Jay Harvill: Facilitating the mini-RT has been so much fun (To Bill Strickland: Are we having fun yet?). The m-RT has been a great place for folks to engage in conversation and learn from each other – those with various levels of experience. Some regular attendees have a decade or more in gift planning, while others are taking their first steps into the development or gift planning field. This blending of experience levels in the m-RT is a perfect environment for all to gain more insight and wisdom. Mentoring unconsciously happens here. We get to know each other in these groups and that sometimes leads to natural relationships and friendships. We all help each other. It’s here where we start building up our circle of influence – those colleagues, mentors, advisors and all others around us that can help when we get stuck. It doesn’t matter what your experience level is, this is a place where we learn, and have fun, too.

LACGP: What type of information are people looking for at the mini-roundtables? Do you get a sense that some people there are looking for a mentor without going through a formal “process” such as the LACGP Mentorship Program?

Jay Harvill: I think people are looking for a conversation. We often find that others in attendance have experienced the same challenges and opportunities. We discover how they navigated and eventually succeeded. We also talk about failures and what we learned from them. We get to ask lots of questions in a safe place. There is no stupid question. People don’t laugh at a question, unless they’re laughing at themselves, too. There’s a dialog going on that often becomes exciting! So, this is just another avenue for us to develop mentorships.

LACGP: Anything you would like to add to this discussion?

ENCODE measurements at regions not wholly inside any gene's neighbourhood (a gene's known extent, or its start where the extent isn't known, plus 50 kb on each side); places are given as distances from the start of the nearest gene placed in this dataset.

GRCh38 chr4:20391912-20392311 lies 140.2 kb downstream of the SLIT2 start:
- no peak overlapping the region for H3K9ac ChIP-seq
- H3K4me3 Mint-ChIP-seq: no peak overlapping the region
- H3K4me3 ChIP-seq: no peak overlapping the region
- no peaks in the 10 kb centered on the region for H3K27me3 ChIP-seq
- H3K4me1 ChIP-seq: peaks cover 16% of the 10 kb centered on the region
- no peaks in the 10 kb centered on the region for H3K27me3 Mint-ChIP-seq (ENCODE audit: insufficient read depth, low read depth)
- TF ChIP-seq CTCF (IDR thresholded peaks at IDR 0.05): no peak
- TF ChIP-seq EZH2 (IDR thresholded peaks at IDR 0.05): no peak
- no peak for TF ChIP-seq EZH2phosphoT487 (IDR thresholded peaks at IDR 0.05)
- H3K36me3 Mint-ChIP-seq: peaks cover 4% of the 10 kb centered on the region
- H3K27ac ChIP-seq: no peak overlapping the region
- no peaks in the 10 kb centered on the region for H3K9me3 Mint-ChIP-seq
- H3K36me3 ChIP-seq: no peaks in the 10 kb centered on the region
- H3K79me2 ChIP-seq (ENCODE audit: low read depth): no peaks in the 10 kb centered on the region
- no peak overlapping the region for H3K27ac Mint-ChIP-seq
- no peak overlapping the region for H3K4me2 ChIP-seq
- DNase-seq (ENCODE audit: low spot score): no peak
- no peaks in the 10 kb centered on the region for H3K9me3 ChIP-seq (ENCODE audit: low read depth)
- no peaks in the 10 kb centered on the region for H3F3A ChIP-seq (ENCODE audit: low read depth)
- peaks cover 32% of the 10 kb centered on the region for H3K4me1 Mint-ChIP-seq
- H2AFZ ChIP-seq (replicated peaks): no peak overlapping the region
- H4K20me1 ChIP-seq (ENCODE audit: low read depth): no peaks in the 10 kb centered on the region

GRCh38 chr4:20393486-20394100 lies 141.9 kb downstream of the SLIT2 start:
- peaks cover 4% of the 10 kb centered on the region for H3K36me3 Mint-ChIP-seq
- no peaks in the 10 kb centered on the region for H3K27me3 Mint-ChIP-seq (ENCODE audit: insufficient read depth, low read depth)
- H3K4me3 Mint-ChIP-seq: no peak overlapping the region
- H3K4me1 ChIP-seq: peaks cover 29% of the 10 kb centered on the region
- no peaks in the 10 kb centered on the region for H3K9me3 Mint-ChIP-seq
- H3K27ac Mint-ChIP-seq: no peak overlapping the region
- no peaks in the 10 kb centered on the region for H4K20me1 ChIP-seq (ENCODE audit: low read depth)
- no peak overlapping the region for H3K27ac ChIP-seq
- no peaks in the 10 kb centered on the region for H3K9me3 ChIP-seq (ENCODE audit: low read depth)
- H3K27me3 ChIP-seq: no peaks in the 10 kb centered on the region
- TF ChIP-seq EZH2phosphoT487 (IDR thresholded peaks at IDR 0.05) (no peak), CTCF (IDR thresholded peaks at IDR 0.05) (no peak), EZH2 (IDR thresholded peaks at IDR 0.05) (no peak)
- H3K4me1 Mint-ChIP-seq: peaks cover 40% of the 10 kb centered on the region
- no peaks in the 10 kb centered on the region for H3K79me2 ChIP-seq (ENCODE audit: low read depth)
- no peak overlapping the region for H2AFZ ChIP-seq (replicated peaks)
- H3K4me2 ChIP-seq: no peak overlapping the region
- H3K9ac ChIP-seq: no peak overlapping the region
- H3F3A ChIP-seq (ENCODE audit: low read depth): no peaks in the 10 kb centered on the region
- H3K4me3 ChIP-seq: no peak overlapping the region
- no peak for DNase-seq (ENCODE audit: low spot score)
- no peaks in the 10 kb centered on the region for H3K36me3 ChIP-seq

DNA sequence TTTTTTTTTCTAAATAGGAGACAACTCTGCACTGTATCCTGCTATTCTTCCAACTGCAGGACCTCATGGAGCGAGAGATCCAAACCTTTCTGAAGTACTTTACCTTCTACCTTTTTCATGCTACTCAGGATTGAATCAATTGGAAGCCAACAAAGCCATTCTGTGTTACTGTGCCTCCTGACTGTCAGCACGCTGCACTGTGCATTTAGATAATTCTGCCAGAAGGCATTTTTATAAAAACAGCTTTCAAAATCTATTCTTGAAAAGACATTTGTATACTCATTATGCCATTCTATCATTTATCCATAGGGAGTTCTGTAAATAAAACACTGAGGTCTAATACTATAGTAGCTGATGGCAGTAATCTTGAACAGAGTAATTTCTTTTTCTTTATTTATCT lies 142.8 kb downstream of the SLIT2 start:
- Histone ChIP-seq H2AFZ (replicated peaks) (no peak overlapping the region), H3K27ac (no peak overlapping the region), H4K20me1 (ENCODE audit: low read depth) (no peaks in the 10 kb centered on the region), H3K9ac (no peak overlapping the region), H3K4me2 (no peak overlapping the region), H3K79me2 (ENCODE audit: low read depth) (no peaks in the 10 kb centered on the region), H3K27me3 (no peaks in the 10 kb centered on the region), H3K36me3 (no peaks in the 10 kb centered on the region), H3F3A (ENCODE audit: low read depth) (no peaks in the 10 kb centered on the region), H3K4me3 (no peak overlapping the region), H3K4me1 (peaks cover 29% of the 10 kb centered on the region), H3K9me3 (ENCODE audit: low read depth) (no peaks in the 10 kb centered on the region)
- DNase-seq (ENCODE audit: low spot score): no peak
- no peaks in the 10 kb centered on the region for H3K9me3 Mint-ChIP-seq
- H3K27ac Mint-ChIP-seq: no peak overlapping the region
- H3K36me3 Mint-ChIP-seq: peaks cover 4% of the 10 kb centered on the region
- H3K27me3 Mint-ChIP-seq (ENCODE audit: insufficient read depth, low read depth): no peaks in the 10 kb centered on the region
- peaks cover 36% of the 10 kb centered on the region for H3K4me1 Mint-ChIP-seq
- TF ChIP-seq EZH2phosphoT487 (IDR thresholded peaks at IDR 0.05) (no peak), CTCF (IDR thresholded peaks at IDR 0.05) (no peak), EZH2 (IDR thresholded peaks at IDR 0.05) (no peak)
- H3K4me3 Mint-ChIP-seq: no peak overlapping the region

Jay Harvill: Absolutely. I’ve had the privilege of mentoring a few colleagues, and have learned from them, too. That enthusiasm, fresh perspectives, outside-the-box thinking and just pure “newness” is awesome to see. It reminds me to keep things simple and focus on what’s most important: the relationship. The technical wiz-bangery may impress a few, but the relationship is key. These colleagues I supposedly mentor are in reality mentoring me. They often remind me to recalibrate and focus on what is most important. One mentee in particular (KF) has provided so much encouragement for me. We check up on each other somewhere between often and occasionally, laugh a lot, share about our recent goofs, and laugh some more. Simply put, I just can’t imagine not having my mentor-mentee friendships. It’s that little bit of mentor magic that keeps me going.

"I’m Leaving You Money." Great! How Can I Make Sure You Won’t Change Your Mind?

By Aaron Levinson, CSPG

You’ve worked so hard--or often it was your predecessor--to secure a bequest. How many meetings and phone calls had to happen to cultivate that donor? Let’s not throw all that away. That would be leaving money on the table.